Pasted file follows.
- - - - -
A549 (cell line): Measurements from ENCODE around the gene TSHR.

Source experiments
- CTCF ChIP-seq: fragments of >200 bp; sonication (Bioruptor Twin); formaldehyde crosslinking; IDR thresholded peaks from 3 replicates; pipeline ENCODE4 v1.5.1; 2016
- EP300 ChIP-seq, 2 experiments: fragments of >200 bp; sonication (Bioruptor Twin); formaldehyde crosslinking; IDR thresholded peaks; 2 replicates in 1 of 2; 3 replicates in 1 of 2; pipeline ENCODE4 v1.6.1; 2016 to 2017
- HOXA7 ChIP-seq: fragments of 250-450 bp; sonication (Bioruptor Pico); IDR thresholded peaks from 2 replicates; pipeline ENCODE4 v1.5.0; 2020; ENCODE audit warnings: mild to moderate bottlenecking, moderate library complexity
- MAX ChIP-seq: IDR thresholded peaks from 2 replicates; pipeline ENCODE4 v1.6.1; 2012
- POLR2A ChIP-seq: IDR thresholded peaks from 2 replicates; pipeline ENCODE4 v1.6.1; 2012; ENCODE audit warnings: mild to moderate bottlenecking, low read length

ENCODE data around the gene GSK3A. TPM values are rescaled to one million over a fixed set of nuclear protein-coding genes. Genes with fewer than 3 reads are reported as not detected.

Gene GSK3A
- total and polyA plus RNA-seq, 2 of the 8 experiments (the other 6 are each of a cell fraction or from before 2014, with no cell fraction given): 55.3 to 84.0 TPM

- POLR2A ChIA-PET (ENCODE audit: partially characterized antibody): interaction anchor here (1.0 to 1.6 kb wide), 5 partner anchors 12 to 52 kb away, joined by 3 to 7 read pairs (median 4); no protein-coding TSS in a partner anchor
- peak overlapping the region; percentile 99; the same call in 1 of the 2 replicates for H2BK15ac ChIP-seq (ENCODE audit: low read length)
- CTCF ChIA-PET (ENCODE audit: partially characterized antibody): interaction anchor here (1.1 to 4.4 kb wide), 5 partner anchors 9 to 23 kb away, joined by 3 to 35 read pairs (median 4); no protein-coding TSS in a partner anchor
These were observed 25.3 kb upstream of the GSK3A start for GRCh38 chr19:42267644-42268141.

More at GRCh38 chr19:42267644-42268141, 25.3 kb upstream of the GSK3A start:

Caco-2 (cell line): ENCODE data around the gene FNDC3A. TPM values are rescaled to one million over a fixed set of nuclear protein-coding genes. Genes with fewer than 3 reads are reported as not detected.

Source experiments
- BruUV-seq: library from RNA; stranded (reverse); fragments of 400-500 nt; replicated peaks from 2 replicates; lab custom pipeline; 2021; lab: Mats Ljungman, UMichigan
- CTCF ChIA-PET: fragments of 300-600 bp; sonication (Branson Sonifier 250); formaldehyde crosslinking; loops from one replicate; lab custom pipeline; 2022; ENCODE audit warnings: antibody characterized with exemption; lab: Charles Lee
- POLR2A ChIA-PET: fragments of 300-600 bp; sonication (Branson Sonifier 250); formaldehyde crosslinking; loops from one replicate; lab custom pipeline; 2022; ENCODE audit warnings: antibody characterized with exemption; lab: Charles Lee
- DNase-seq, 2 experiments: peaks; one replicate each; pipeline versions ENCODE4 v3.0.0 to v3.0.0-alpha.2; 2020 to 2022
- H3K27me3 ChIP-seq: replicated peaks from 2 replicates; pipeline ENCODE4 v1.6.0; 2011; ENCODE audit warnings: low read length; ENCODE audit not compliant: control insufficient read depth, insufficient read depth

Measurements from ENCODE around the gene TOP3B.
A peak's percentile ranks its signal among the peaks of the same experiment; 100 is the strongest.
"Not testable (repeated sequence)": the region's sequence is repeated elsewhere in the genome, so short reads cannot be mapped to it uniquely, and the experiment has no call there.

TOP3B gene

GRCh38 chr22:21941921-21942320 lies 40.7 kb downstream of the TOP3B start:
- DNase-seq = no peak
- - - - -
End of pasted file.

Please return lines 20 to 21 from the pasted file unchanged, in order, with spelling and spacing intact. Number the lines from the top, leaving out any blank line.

- POLR2A ChIA-PET: fragments of 300-600 bp; sonication (Branson Sonifier 250); formaldehyde crosslinking; loops from one replicate; lab custom pipeline; 2022; ENCODE audit warnings: antibody characterized with exemption; lab: Charles Lee
- DNase-seq, 2 experiments: peaks; one replicate each; pipeline versions ENCODE4 v3.0.0 to v3.0.0-alpha.2; 2020 to 2022